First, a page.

On mobile phones and spam
Over complicated minds
Forrester Research recently published a forecast and analysis of European Mobile messaging growth, writes Bob McDowall of Bloor Research. The analyst firm forecasts that Short message services will peak and basically plateau in 2004 and years beyond, and forecasts 100 per cent compound annual growth in enhanced message services, multimedia message services, instant message services and e-mail using next generation phones in 2004 and beyond.
Much of this will be generated through direct marketing now being adopted by more large multinational beyond the communications sector. Much of this will be unsolicited; much of it is really nothing more than spam.
Spam may be an irritation when delivered to the PC/laptop via the Internet but it is even more irritating when delivered to the mobile phone, an instrument of continual torture to many of its business users in particular. Of most concern is that the benefits of advances in mobile technology will be tarnished by their association with its main uses.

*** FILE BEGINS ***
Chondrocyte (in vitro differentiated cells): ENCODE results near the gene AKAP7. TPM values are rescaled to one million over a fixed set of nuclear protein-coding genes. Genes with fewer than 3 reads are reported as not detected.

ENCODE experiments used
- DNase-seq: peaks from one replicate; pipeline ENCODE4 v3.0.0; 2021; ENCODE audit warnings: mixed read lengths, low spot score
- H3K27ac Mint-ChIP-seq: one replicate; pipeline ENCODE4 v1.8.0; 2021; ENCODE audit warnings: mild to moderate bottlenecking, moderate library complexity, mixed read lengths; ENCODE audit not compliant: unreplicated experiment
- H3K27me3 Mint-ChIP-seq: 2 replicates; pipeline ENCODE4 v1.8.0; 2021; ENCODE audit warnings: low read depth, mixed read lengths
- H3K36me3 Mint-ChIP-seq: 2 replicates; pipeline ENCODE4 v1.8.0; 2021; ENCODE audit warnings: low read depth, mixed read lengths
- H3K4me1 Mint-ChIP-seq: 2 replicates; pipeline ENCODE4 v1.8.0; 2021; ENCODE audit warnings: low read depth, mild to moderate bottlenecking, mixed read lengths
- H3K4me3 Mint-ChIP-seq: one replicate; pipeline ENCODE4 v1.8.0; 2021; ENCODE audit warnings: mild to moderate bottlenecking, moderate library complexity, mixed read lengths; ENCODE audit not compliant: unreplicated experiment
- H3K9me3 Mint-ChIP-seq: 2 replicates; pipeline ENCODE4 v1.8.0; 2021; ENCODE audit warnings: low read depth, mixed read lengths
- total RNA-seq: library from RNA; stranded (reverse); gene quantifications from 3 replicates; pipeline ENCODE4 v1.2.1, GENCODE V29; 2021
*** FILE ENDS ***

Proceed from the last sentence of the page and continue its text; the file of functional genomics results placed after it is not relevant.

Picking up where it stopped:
Various national legal regimes are trying to control Spam. The variations of opting in or opting out by the recipient user are somewhat cumbersome efforts by legislators to address the issues of Spam. Such initiatives tend to become embroiled in debates over privacy/ freedom of information/security and are then complicated by the overcomplicated minds of the legal profession, politicians and those who delight in the abstractions of rights and duties.
The most expedient course of action would be initiatives taken by the providers of the mobile technology. For example in Japan DoCoMo is limiting the number of text messages which a user can send. Others mobile providers are seeking to deploy filtering services on their appliances to defeat the growth of spam. Vodafone for example will also provide a feature to forward spam to regulators or complaint authorities.
These initiatives are both socially responsible and may ensure that the technology benefits are not cannibalised or debased by those who have a very singular use or application for the technology.